Land Use, Land-Use Change and Forestry

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2.5.1.1.5. Acidification

When forests are planted on former non-forest lands, soils may become acidified through removal of base cations in harvested wood. In areas with high concentrations of polluted cloud water or reactive pollutant gases in the air (HNO3, HN3, and HCl), trees can also increase the transfer of those pollutants from the atmosphere to the ground (Fowler et al., 1989). This transfer can result in acidification of soil and waters and increase aluminum in waters, especially in areas with base-poor soils. This transfer can have detrimental effects on fish, invertebrates, vegetation, and perhaps trees themselves (Ormerod et al., 1989; Kreiser et al., 1990). The risk of enhanced acidification is a well-known constraint on afforestation in parts of Europe and North America. It may be a consideration in any country with high levels of acidifying air pollutants or in areas with soils of low buffer capacity where cation extraction exceeds mineralization (Last and Watling, 1991).

2.5.1.1.6. Climate feedbacks

Water cycling is another major environmental service of forests. One of the expected impacts that would result from a significant expansion of the extent of deforestation in Amazonia and other parts of Brazil would be a reduction in rainfall, especially during the dry season (Lean et al., 1996). Similar effects have been calculated for the effects of forests on rainfall in the Indian subcontinent (Harding, 1992), and tropical forest protection has been shown to generate drought mitigation and flood mitigation benefits in Indonesia (Pattanayak and Kramer, 2000) and Madagascar (Kramer et al., 1997).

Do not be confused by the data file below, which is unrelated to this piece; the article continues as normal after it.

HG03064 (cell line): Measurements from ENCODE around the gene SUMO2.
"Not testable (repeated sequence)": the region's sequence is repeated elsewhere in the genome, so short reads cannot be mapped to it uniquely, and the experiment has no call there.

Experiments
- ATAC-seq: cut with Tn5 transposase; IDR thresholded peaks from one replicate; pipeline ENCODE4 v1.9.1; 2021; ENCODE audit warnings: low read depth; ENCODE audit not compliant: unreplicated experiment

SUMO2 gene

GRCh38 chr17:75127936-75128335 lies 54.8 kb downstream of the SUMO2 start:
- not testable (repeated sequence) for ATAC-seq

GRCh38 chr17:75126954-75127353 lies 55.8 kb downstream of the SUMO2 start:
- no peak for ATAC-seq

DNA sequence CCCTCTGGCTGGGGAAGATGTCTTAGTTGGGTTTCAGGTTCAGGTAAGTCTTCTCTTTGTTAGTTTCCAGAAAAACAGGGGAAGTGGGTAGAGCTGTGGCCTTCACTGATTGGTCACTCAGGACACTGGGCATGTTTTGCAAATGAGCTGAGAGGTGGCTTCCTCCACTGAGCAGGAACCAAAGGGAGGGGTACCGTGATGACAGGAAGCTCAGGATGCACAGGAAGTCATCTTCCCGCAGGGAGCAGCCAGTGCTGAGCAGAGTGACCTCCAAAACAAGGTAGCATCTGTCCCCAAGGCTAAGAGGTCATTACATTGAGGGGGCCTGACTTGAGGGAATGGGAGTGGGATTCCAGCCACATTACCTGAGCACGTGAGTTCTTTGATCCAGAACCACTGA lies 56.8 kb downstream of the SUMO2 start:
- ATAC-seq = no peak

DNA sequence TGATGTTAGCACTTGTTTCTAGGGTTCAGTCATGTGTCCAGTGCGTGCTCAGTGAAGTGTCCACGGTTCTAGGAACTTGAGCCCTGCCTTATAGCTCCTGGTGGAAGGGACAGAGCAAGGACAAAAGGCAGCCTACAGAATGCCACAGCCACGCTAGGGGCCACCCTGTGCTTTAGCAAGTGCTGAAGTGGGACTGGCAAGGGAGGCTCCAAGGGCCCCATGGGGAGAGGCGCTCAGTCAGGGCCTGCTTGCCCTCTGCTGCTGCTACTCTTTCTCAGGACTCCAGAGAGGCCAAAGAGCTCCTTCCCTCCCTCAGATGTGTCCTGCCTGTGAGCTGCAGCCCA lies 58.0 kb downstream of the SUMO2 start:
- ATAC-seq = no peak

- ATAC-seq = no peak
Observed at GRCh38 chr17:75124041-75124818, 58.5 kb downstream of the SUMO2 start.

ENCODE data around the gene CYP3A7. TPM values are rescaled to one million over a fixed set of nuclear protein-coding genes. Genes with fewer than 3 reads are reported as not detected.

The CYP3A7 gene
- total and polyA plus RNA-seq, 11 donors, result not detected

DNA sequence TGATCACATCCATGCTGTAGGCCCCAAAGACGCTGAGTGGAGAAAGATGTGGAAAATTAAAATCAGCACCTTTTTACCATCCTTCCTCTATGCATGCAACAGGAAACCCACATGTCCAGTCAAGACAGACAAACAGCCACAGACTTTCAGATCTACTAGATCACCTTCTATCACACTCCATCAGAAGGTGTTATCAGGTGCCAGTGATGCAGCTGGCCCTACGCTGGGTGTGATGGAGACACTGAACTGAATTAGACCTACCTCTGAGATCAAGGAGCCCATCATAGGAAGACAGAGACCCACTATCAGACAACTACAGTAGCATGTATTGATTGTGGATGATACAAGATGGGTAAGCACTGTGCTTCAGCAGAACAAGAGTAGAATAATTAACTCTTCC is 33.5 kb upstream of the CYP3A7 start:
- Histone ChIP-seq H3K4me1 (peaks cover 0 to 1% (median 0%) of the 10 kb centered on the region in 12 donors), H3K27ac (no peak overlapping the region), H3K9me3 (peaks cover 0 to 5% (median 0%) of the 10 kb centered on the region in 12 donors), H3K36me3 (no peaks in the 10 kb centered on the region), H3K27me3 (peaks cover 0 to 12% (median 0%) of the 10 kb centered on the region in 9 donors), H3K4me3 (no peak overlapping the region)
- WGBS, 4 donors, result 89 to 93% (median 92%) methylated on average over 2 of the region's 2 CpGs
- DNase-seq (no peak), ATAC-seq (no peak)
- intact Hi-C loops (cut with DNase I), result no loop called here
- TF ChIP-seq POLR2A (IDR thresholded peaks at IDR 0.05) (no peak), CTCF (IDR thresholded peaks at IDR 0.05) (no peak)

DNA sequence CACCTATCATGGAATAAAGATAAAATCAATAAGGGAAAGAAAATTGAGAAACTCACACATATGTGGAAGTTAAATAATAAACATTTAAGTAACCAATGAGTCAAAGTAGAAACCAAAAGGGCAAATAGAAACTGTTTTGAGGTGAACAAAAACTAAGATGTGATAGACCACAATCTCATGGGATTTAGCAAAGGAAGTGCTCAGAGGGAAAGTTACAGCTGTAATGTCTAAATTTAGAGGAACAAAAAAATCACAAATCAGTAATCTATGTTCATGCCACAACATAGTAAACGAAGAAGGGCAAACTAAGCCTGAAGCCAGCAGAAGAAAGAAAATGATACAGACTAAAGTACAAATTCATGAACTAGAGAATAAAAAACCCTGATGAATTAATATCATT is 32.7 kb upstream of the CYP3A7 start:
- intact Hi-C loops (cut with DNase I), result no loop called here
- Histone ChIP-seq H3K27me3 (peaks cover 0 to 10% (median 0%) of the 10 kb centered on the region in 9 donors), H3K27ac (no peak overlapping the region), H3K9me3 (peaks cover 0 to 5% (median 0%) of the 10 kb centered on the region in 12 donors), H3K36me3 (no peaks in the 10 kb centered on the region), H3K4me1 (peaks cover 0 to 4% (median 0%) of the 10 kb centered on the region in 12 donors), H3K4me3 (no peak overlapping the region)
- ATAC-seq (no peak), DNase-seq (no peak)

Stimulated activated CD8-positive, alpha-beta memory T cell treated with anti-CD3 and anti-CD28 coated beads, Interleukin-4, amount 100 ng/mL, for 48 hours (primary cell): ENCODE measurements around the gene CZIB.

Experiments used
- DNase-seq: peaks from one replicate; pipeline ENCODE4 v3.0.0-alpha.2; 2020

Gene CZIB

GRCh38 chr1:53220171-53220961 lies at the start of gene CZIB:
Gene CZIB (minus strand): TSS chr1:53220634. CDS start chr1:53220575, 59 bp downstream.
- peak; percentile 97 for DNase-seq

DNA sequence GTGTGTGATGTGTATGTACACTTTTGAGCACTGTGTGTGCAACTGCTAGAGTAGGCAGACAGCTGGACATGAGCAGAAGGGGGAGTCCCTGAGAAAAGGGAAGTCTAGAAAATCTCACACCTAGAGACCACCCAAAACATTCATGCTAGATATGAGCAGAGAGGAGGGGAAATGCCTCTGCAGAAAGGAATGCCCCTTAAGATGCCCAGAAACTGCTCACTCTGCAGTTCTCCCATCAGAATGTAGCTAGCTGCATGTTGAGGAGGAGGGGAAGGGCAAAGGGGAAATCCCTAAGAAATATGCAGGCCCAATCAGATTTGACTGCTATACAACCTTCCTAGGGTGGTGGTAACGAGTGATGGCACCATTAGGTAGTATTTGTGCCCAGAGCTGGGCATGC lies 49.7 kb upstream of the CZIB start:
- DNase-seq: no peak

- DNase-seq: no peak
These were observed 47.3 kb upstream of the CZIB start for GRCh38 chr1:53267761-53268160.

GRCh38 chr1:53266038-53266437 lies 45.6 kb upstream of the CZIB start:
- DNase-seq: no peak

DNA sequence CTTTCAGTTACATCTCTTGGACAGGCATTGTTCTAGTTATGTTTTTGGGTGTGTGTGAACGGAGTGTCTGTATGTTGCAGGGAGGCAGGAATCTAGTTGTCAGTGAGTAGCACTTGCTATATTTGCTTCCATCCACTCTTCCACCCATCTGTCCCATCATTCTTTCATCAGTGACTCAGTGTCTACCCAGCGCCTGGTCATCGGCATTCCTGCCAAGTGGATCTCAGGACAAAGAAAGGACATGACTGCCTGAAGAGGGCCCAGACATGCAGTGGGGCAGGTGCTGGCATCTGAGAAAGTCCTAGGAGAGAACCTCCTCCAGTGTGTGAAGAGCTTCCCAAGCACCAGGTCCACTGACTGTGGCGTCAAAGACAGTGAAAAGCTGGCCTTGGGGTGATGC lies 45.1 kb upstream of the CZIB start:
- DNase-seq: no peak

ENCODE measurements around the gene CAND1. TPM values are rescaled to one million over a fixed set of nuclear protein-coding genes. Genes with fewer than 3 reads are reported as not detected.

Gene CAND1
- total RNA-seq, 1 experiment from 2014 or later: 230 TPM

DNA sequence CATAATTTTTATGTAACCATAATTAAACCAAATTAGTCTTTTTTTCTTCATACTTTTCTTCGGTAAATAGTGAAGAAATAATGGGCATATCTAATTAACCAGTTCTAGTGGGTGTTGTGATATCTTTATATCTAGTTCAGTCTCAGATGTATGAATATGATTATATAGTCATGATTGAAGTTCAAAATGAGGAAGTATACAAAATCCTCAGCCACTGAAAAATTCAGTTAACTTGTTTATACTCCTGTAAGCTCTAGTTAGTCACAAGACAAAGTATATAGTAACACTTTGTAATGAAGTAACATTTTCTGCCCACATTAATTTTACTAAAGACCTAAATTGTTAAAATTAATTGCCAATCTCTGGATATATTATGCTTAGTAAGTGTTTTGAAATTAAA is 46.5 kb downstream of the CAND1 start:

Anthropogenic wildland fires release significant quantities of GHGs and have considerable socioeconomic and ecological impacts. For example, the 1997-1998 wildland fires in southeast Asia resulted from extensive land clearing, exacerbated by unusually dry El Niņo conditions. These fires adversely affected the health of an estimated 20 million people and produced extensive damage to the region's forests and biodiversity, at a total estimated cost of US$4.4 billion (EEPSEA/WWF, 1998, as cited in Levine et al., 1999).

The relatively high water use by forests compared with non-forest lands transfers more water to the atmosphere, with potential effects on local and regional climate if forest areas are very extensive. Although the magnitude of these feedbacks is the subject of contention, extensive forestation may increase humidity, lower temperature, and increase rainfall in temperate and tropical regions (Harding, 1992; Blythe et al., 1994).

Deforestation can lead to decreased local rainfall and increased temperature-most notably in Amazonia, where about 50 percent of rainfall originates from within the Amazon basin and the predicted decrease in rainfall and warming (after loss of forest) could make conditions unsuitable for subsequent regeneration of many rainforest species (Gash and Shuttleworth, 1991). Similarly, adverse impacts of reduced rainfall from deforestation have been documented in Asia (Chan, 1986; Meher-Homji, 1992).



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